Okay, I've done it: a full inventory of the three aspects of my life that I needed to think about. And I'm pretty happy with what I found. Of course, another very important part of my life is completely virtual: this connection I share with you through the Internet, through blogging. My friends around the world touch me through this connection and enrich my existence immeasurably. Thank you for being part of my life.

15 comments:

gigihawaii said...

I read Tuesdays with Morrie and also saw the movie. It was a very touching story.
You seem like an exercise fanatic. Perhaps, you should slow down a bit, like exercise once a week? Lol. But, you know yourself better than anybody else, so go with the flow.

Rian said...

DJan, I agree with your assessment of growing older... physically, mentally, and spiritually. I do think that you *push* yourself physically. But you are aware of this and as long as the benefits from the activity outweigh any physical discomfits, you should enjoy it while you can. You seem to have created a wonderful lifestyle that will keep you happy and engaged as you enter (and go thru) those *golden* years.

Linda Reeder said...

Now that I am back to pretty much full activity post back surgery, I am also back to experiencing that need to stand and settle before being able to walk after sitting. At least the pain of sciatica is gone! I am not allowed to have any anti-inflammatory drugs (NSAIDS) for another three months, so I am aware of all of my aches and pains. I push myself physically too, in different ways than you, but the result is the same. We keep moving so that we can!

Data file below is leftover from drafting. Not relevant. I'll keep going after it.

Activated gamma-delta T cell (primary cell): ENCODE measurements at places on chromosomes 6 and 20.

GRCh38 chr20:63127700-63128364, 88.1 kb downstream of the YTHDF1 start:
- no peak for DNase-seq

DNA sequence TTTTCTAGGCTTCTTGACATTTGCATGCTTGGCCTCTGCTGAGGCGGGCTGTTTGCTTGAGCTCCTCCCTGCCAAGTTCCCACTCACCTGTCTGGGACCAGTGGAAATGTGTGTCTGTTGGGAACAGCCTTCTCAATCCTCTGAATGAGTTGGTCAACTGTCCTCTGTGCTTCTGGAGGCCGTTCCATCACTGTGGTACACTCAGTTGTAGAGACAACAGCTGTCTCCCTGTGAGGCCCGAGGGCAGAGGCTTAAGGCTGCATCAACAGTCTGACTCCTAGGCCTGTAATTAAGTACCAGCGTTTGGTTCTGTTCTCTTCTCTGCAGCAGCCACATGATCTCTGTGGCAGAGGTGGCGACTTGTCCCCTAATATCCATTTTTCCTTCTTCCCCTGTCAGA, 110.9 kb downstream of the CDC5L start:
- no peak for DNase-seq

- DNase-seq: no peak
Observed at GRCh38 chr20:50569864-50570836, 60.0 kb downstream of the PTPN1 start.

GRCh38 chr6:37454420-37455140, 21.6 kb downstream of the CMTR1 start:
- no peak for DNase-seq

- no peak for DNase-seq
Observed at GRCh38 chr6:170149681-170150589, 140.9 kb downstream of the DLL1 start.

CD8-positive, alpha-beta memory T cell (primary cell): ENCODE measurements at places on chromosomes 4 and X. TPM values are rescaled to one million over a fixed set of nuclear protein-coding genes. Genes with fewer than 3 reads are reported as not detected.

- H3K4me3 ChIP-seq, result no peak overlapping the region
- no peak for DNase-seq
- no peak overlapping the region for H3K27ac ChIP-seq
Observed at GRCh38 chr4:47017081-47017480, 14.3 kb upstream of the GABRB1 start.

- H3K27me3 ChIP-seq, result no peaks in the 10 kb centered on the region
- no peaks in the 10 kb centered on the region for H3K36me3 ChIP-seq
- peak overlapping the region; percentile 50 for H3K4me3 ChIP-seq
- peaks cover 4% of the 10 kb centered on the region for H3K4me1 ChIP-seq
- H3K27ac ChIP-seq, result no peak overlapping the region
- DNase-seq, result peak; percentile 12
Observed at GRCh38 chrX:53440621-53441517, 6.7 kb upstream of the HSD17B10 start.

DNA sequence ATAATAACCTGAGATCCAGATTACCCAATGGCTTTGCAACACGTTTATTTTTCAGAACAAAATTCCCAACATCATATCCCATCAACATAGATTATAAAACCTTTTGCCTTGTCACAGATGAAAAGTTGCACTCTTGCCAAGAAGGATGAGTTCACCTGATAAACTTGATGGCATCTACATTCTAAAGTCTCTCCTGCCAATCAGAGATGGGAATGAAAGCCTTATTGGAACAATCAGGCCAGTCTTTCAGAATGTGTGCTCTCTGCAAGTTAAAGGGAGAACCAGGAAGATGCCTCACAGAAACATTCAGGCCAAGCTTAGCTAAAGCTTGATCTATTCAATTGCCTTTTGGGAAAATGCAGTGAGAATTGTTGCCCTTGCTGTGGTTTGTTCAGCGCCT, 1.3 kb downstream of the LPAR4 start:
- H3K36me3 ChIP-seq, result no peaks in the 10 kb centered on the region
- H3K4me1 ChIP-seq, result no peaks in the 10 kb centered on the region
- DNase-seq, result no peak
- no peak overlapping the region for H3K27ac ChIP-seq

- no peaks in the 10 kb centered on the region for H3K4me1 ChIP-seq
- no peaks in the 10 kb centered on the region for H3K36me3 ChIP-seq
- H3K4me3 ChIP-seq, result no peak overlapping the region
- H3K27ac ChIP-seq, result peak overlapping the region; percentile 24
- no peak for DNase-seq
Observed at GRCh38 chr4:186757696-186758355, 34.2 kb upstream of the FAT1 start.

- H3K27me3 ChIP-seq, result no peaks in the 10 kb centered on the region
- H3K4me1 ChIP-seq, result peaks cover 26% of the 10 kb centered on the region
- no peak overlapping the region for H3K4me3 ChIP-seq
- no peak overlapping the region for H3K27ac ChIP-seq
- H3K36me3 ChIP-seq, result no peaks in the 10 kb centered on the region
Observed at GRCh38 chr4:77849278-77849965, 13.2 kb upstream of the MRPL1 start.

The exercise also helps me emotionally, lifts my spirits, since I tend to have low days.
You have created a wonderful new life there in Bellingham and you are in inspiration to many of us.

Far Side of Fifty said...

Good to hear you have all your marbles too! I think just about everyone older has to stretch and take a minute after sitting for awhile in the car or anyplace else. I hate to take Aleeve too..or Ecotrin...but I do when I can't stand it any longer:)

Elephant's Child said...

I loved Tuesdays with Morrie. And your zest for life. Pain? Not fun, but usually a good reminder.

Arkansas Patti said...

Is there anyway you can dial it back just a bit? Ten mile hikes with incline are rough on a body. I'm sure there are folks in your group that are in the same stage you are and might appreciate a dial back. Check them out and maybe start a new group with a lesser but still an active program.
I use to have the "settle before moving" syndrome also. I would complain that I left my car like I was ninety and returned to it like I was nineteen. Now days I am religious with glucosamine and chondroitin soft chews and I no longer have ANY of those stiff spells. Good luck.